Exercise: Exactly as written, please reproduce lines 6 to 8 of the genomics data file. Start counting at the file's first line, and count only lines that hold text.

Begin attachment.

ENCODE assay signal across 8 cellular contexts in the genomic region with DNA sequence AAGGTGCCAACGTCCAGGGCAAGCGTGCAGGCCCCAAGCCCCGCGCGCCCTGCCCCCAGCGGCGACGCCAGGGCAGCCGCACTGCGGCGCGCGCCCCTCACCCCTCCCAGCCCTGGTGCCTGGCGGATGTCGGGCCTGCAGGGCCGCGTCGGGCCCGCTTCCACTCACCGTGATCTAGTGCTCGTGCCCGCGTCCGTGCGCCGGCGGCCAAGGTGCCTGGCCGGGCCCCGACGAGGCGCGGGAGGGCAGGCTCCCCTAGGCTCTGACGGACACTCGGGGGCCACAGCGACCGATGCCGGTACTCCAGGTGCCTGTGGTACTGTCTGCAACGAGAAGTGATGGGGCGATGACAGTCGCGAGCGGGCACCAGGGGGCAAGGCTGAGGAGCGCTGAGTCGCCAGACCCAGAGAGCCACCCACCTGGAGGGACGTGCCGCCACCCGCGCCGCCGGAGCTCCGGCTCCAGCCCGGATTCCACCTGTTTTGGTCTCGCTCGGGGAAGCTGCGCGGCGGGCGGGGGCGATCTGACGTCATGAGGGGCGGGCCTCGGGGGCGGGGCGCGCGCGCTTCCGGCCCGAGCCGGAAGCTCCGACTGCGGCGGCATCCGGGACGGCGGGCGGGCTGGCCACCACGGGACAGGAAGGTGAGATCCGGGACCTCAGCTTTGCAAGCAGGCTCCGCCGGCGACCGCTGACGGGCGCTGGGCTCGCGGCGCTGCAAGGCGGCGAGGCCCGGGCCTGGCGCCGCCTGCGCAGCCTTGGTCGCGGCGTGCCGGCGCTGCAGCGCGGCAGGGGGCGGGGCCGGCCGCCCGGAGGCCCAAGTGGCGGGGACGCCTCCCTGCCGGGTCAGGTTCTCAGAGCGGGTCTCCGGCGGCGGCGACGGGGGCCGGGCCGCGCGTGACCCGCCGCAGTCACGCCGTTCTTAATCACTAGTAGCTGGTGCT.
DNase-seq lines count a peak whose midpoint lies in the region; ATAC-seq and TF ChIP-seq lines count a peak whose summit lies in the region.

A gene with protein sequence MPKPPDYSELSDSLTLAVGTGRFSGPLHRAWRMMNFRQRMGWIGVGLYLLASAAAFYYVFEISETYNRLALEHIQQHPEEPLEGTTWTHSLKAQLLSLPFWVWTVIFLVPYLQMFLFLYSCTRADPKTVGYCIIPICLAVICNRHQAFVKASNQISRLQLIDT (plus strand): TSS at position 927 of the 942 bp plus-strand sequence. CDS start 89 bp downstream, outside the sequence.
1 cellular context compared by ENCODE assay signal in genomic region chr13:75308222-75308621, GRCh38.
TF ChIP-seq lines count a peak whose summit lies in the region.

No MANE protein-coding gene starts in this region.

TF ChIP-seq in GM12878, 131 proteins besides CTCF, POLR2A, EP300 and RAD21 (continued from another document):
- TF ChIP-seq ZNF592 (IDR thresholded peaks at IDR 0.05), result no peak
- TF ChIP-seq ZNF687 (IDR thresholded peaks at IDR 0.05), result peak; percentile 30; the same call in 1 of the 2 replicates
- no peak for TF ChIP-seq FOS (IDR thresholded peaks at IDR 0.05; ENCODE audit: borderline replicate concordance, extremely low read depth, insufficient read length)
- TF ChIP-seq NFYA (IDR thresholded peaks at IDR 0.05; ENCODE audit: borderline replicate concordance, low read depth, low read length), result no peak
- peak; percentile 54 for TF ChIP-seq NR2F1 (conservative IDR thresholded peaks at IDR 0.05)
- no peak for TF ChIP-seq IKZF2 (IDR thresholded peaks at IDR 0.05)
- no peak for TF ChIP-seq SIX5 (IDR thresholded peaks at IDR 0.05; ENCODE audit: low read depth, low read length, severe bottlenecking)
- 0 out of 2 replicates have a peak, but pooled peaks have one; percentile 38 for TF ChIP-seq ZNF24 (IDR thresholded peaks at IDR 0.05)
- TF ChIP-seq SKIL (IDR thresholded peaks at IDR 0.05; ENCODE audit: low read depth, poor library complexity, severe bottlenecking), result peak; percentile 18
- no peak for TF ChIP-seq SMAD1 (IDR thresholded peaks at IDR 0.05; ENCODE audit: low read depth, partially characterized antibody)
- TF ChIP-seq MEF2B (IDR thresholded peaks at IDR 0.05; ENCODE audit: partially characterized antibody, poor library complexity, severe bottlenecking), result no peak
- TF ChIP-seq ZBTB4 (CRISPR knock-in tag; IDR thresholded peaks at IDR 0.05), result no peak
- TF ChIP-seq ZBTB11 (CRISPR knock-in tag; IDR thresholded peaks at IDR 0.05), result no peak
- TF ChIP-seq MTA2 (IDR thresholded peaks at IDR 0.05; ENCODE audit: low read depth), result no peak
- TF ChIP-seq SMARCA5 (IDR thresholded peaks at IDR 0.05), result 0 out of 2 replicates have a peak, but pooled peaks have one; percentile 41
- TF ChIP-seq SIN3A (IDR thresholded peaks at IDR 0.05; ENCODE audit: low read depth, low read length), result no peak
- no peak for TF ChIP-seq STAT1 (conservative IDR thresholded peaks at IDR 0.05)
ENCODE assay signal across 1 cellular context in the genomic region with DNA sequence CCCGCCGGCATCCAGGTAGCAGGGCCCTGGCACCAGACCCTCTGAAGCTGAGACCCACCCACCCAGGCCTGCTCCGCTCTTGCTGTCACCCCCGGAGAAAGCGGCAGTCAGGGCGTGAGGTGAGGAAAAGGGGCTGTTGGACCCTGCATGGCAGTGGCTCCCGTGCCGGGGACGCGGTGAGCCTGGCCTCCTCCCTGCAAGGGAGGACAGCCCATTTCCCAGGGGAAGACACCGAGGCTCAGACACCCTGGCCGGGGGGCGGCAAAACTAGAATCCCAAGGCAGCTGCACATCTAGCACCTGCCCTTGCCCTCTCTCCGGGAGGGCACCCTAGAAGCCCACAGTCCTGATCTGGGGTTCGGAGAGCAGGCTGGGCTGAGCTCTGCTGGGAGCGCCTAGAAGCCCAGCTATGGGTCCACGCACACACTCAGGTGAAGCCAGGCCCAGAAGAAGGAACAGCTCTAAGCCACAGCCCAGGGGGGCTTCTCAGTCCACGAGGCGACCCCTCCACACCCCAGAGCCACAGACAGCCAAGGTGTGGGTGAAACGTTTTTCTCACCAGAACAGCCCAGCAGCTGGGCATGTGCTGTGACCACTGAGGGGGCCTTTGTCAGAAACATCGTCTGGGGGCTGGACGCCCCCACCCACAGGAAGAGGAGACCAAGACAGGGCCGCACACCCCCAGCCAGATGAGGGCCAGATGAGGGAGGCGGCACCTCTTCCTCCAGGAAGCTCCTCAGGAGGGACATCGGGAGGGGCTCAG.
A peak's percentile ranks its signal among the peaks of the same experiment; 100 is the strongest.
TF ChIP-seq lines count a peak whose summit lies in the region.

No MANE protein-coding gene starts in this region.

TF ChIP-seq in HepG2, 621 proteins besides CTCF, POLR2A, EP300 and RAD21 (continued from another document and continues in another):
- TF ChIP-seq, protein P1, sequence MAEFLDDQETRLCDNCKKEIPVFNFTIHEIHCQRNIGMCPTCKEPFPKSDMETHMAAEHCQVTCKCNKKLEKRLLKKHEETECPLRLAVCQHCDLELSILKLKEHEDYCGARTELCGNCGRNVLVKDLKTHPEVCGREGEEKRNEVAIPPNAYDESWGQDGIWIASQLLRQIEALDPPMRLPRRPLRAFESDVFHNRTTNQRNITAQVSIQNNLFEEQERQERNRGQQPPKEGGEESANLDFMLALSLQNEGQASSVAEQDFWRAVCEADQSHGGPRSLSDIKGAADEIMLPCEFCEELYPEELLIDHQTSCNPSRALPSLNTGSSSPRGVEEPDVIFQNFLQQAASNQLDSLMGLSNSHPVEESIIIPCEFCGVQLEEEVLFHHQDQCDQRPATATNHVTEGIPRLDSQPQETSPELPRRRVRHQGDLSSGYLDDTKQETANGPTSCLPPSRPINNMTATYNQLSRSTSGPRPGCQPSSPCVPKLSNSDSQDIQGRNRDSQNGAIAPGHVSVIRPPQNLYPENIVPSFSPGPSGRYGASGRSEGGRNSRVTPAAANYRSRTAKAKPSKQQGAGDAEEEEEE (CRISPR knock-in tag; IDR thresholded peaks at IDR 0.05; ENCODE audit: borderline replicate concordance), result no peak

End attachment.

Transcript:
No MANE protein-coding gene starts in this region.

TF ChIP-seq in GM12878, 131 proteins besides CTCF, POLR2A, EP300 and RAD21 (continued from another document):
- TF ChIP-seq ZNF592 (IDR thresholded peaks at IDR 0.05), result no peak